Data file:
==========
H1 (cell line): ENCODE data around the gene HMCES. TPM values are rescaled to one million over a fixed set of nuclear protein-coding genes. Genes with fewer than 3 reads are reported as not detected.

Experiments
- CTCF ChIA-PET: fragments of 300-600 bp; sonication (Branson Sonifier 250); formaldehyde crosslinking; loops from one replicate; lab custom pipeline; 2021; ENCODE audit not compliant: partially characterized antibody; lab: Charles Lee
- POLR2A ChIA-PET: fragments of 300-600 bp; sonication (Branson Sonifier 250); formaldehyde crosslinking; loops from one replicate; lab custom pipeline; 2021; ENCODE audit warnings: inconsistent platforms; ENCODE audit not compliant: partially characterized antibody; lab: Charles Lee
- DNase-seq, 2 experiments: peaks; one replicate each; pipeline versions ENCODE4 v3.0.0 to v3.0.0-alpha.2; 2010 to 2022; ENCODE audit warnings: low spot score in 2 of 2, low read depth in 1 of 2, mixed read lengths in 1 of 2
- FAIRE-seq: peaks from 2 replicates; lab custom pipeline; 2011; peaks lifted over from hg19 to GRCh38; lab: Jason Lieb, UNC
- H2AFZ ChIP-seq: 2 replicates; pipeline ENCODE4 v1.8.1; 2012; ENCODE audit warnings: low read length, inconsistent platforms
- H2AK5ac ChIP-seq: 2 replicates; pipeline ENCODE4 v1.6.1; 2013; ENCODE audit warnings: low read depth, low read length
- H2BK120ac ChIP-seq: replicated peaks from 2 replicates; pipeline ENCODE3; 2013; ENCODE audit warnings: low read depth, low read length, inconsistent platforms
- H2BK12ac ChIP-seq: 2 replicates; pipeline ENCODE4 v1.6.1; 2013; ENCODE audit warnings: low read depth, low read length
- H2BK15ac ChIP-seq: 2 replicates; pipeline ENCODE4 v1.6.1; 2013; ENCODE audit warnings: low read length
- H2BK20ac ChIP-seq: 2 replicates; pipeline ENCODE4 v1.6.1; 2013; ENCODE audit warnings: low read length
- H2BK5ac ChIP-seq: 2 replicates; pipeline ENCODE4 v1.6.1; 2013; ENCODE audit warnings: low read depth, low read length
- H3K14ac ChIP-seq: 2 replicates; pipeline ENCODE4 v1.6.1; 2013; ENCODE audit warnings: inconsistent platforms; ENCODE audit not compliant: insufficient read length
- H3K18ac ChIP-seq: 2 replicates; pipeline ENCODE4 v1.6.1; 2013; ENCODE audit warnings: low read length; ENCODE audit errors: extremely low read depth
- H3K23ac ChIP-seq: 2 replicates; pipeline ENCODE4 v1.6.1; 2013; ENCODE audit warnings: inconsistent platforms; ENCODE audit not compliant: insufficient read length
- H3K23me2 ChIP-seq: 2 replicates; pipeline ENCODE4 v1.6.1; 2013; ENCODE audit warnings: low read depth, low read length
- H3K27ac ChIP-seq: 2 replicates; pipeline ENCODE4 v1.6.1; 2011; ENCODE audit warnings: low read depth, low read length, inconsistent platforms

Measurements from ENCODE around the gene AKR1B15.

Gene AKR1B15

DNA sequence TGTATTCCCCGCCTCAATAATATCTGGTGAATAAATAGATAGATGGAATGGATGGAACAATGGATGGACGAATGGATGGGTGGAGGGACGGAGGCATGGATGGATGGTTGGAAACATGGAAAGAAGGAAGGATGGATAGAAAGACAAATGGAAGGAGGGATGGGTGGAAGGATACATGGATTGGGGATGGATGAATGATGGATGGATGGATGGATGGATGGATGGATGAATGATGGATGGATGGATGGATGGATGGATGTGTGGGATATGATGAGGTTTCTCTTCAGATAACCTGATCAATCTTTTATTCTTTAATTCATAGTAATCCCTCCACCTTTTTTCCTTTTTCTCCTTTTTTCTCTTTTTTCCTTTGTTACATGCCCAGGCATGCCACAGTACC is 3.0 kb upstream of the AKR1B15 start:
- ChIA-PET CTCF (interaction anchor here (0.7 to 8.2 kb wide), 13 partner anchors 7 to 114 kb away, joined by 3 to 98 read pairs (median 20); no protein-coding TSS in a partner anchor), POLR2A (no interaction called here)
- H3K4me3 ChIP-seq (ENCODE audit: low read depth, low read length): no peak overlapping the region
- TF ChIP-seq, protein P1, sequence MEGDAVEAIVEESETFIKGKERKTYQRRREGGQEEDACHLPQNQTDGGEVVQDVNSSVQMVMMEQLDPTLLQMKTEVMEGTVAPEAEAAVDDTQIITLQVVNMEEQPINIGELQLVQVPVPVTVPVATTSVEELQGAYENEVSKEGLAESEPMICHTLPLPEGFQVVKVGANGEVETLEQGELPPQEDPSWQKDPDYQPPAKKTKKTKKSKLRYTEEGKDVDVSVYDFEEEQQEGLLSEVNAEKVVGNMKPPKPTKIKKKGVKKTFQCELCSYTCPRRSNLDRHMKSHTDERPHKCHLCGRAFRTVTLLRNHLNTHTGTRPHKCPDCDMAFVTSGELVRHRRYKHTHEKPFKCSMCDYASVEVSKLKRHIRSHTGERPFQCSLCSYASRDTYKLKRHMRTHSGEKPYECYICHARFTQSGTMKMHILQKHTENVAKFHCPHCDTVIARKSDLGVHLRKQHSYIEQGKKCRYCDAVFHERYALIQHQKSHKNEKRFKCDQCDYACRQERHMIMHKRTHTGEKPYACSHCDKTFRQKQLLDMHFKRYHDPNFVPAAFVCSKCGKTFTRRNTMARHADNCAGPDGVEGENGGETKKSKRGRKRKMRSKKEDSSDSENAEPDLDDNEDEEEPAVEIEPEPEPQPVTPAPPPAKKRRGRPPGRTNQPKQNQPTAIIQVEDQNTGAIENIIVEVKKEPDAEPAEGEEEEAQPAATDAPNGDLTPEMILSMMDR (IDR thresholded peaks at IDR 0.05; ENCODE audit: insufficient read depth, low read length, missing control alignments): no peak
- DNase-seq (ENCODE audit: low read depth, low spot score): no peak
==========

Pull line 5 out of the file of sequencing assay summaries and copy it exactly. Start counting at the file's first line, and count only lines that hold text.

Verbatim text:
- DNase-seq, 2 experiments: peaks; one replicate each; pipeline versions ENCODE4 v3.0.0 to v3.0.0-alpha.2; 2010 to 2022; ENCODE audit warnings: low spot score in 2 of 2, low read depth in 1 of 2, mixed read lengths in 1 of 2